Thanks to the recent release of James Wan’s Malignant (2021), there’s been a lot of talk within certain circles about the desire to see big swings in cinema that create vigorous division over something good but safe. Having not seen Malignant yet, there’s no addition I can make, but I couldn’t help thinking about this while watching writer/director Bertrand Mandico’s (The Wild Boys) new film, After Blue (Dirty Paradise), which is making the rounds on the festival circuit with screenings at the 2021 Toronto International Film Festival and 2021 Fantastic Fest. Mandico’s fantasy western is a wildly imaginative, extremely horny, fever dream of tale that’s the absolute definition of a big swing. This is the type of film that requires a specific wavelength to appreciate in full and, if you dial into it, you’re in for surreal ride.
After the total corruption of Earth, humanity found protection on a distance planet in another solar system they dubbed After Blue. There, they colonized and split themselves into individual communities restricted to their original nationalities, each one abiding by a specific set of rules that forbade (a) anything which might lead to the kinds of technology that ruined Earth and (b) to remove anyone deemed a danger to the community at large or greater. This is the world that Roxy (Paula Luna), called Toxic by her friends, grew up in and the world she threatened the safety of when she freed Kate Bush (Agata Buzek) from her in-ground prison, in full breach of the laws of the land. Thus, it falls to Roxy and her mother Zora (Elina Löwensohn) to track down and kill Kate Bush before her influence can spread further across the land.
In doing research on Mandico, I stumbled upon his “Incoherence Manifesto” which makes 12 claims on his vision of cinema. It claims things like one must always shoot on expired film stock, use optical effects in-camera, and use uncertain but timeless geography. It is a declaration of war against all the tried and true approaches that make up the bulk of cinema from studios large and small. He seeks, it seems, to make films beyond the rules, creating something entirely unique, stamped with a specific style. One need only watch the first four minutes of After Blue to see most of this at work as an extended expositive conversation between a disembodied voice, Roxy, and several other female figures lays the groundwork for what’s to come: overlapping images of the women, colors swirling in patches, discordant yet complimentary hues fading in and out over the speakers, volume rising and falling as though coming from far away and too close. This opening is both beautiful and disquieting, setting the stage for a journey that’s grounded yet phantasmagorical, where you won’t necessarily understand what’s happening or to whom, yet you will remain compelled to figure it out from start to finish.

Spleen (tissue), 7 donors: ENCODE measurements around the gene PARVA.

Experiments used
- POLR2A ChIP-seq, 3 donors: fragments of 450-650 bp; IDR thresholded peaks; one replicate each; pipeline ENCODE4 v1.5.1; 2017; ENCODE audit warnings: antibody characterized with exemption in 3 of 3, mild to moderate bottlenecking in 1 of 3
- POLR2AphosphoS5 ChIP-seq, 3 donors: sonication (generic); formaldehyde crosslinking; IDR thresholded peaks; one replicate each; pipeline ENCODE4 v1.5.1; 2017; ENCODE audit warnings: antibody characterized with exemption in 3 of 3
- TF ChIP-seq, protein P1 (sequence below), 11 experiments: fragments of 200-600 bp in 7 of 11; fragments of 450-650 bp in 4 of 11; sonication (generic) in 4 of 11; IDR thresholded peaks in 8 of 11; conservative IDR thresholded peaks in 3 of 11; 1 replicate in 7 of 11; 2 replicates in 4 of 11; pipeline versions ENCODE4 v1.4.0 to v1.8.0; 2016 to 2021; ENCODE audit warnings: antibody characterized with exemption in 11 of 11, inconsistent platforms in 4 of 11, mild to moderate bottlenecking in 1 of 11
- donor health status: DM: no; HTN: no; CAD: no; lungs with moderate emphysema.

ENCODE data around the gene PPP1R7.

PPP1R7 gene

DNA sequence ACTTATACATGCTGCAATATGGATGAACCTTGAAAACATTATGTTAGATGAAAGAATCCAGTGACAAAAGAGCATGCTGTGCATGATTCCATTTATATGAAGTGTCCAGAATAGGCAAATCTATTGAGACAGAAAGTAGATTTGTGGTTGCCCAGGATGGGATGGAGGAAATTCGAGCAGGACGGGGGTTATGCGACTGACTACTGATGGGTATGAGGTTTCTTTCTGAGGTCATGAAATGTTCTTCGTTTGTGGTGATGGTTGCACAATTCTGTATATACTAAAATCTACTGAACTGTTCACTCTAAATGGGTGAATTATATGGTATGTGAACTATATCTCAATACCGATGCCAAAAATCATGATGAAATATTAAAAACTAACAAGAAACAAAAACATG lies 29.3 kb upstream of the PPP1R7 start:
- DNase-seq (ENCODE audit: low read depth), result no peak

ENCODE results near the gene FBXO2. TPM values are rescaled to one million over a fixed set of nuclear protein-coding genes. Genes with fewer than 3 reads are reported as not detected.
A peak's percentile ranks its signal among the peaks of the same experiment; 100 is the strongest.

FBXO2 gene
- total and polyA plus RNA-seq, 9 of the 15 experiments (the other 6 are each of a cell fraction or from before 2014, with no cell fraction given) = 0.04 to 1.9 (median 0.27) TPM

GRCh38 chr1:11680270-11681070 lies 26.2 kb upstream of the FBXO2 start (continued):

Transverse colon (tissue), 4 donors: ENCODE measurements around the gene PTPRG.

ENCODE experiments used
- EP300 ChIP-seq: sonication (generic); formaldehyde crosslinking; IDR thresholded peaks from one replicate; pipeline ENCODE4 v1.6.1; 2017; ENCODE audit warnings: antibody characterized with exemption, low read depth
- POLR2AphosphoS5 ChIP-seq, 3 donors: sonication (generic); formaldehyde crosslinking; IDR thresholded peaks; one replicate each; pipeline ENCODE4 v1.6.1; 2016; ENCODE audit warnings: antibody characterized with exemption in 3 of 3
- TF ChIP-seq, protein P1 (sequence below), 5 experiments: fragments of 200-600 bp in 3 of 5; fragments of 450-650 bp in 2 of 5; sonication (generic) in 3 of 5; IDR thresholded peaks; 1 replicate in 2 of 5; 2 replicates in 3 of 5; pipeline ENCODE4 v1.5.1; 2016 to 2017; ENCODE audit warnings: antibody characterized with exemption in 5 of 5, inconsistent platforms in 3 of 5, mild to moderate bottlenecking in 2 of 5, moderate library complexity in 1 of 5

On the surface, After Blue is a straight-forward western within a fantasy setting. The duty to make right the communal wrong is a narrative tool we’ve seen in countless stories before, though they’ve never been expressed in quite this way before. For instance, one interpretation of why Roxy sets Kate free is she herself is bullied by her three friends, so she sees the act of saving Kate as a pacifistic resistance to a violent rule. Another interpretation is that Kate represents something naturalistic, something of nature that Roxy wants to join with, as evidenced by Roxy’s seemingly insatiable libido and the location of Kate’s all-seeing third eye. To his credit, as horny as After Blue is, Mandico’s presentation of nudity or expression of sexuality is not necessarily intended to titillate, rather it’s presented as a regular part of this world. It’s refreshing to see this presented on-screen in such a way that doesn’t feel fetishized or voyeuristic, the primarily female-cast exposing themselves for the pleasure of the audience. There’s a purpose to each flirtation, kiss, fondle, or caress.
That said, it’s near impossible to discern what the purpose of the film is at its core. Is it speaking on the issue of humanity’s fate to destroy every natural habitat it comes across? Is it exploring feminine sexuality through the lens of burgeoning lust/love? Is it a commentary on what life is like absent men, which is to say it’s about the same as with them? It could be all of these things and none of them at once. Even the way the film opens, setting forth that Roxy is giving testimony that will follow the events as we see them, by the film’s end there is no concrete measure as to what the purpose was of such a narrative tactic. This is where being on the same wavelength matters most because there’s a great deal that’s impressive about After Blue from a technical perspective: the beauty of the score, the incredible practical effects, the tangibility of the planet’s surface they’ve crafted, and the way the in-camera filters make the ordinary extraordinary. But as someone unable to hit the same frequency, my appreciation for After Blue can only go so far.
Whether one agrees with Mandico’s manifesto or not, there’s no arguing the singularity of After Blue (Dirty Paradise). It’s never dull and is certainly spellbinding in all its shifting beauty, but it lacks a certain tether that makes it gripping or helps it take hold post-watch. Does it need to be seen to be believed? Yes. But this film is certainly one where you’ll either love it or not. There will be no in-between.
For more information, head to Altered Innocence’s official After Blue (Dirty Paradise) website.
Final Score: 3 out of 5.